Meany, Helen (1904–1991)

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Meany, Helen (1904–1991)

American diver . Born on December 15, 1904; died on July 21, 1991.

Participated in the Olympics (1920, 1924, and 1928); won a gold medal in springboard diving at the Olympics in Amsterdam (1928); won 17 national AAU diving championships for the New York Women's Swimming Association; her career ended when she appeared in a water show unsanctioned by U.S. Olympic Committee.

Athletic competition used to be a more haphazard affair. When American diver Helen Meany participated in the 1920 Olympics, there was no Olympic Village, athletes stayed in hotels, the YMCA, or makeshift accommodations, and swimming and diving took place in a moat that encircled the city of Antwerp. Because the summer of 1920 was cold and rainy, the water temperature was only about 60°; one swimmer fainted as she entered the water, and the American water polo team refused to compete. A group of American swimmers then formed a team and, though they knew nothing about polo, played against a foreign team. They pulled competitors under water, stood on their shoulders, and generally clowned around. The referee could barely contain himself.

Although Meany did not medal in 1920, she returned for the 1924 games in Paris, where the American swim team performed exceptionally well. Following the diving competition, at which she again did not medal, some Parisian fans requested an exhibition. A platform was rigged up on a derrick next to the Seine, and two ladders were provided for Meany to climb. Though the platform was 40' higher than she had ever dived and the river unknown, Meany performed three dives to the delight of the crowd.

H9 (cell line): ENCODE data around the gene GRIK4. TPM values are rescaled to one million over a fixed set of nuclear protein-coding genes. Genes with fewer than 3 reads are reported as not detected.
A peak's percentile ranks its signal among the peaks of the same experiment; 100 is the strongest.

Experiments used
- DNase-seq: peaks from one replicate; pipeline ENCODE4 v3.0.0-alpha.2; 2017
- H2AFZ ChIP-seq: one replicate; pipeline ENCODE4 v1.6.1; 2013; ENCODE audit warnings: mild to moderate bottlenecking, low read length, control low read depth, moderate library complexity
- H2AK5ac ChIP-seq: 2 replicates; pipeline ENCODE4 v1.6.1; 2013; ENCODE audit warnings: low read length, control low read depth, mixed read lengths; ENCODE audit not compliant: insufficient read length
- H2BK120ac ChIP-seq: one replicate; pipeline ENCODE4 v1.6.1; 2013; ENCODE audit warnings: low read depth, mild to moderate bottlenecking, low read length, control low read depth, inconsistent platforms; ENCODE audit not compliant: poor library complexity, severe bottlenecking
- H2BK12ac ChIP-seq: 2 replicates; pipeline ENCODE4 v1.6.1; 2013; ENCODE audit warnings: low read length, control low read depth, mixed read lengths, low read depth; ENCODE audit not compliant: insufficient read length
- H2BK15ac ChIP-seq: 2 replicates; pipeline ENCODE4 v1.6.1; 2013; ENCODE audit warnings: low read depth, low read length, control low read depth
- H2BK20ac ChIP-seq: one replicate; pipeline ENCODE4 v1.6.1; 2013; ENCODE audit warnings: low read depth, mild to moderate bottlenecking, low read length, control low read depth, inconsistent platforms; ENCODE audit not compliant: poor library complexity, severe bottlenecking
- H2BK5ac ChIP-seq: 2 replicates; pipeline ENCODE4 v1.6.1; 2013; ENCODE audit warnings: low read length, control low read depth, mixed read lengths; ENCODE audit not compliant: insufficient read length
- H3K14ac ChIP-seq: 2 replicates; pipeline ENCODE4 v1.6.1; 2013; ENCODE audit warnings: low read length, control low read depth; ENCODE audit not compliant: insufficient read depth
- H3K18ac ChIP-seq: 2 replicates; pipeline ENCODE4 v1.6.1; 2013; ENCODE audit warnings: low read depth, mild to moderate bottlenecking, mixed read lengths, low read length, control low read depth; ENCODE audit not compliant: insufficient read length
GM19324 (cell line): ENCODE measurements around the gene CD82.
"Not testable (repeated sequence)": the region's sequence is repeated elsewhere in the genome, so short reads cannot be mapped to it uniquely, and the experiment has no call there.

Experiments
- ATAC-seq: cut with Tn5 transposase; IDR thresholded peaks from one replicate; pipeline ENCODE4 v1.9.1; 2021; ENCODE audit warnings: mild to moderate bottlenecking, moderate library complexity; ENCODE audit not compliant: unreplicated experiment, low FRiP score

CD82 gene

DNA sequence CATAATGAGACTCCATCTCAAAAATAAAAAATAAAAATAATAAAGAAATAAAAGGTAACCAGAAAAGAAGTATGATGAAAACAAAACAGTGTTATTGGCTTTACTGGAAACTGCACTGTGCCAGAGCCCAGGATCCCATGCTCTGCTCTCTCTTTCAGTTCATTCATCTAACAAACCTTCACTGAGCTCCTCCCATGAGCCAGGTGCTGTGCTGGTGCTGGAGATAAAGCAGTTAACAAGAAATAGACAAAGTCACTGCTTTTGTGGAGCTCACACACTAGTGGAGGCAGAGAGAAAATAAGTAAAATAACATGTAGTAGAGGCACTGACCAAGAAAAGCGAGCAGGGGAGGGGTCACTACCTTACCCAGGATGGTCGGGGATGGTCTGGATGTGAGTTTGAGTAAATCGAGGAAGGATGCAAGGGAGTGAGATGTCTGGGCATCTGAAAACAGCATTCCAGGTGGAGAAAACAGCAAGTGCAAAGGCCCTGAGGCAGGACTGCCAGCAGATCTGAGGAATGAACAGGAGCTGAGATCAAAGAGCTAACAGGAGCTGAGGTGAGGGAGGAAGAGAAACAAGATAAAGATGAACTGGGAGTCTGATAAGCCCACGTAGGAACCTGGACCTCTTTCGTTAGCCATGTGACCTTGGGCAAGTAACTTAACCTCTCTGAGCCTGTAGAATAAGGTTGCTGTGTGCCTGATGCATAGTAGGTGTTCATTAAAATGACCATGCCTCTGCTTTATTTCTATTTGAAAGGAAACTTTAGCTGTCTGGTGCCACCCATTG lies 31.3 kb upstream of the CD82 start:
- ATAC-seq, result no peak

Helen Meany journeyed to Amsterdam for the 1928 Olympics. In those days, divers reported for the competition at 1 pm, but were not told when their turn might come. Though Meany spent five tense hours in anticipation, she won the gold medal in springboard diving, with Georgia Coleman and Dorothy Poynton finishing second and third. Women's swimming and diving was dominated by the Americans, and no one was surprised by the sweep.

Although Helen Meany was the only American female diver to be invited to a three-day meet in Tokyo held in honor of Princess Chichibu 's wedding, her career as an amateur was terminated when she appeared in a Miami Beach watershow with Johnny Weissmuller, Pete Desjardins, and Martha Norelius (two-time 400-meter freestyle gold-medal winner). During that time, Olympic athletes were required to maintain amateur status, and all events they entered had to be sanctioned by the Olympic Committee, as the watershow had not been. It would be decades before this policy changed. Helen Meany was later inducted into the Swimming and Diving Hall of Fame and the Citizens Savings Hall of Fame Athletic Museum.

sources:

Carlson, Lewis H., and John J. Fogarty. Tales of Gold. Chicago and NY: Contemporary Press, 1987.

Soderberg, Paul, et al., eds. The Big Book of Halls of Fame in the United States and Canada Sports. NY: R.R. Bowker, 1977.

Karin L. Haag , freelance writer, Athens, Georgia

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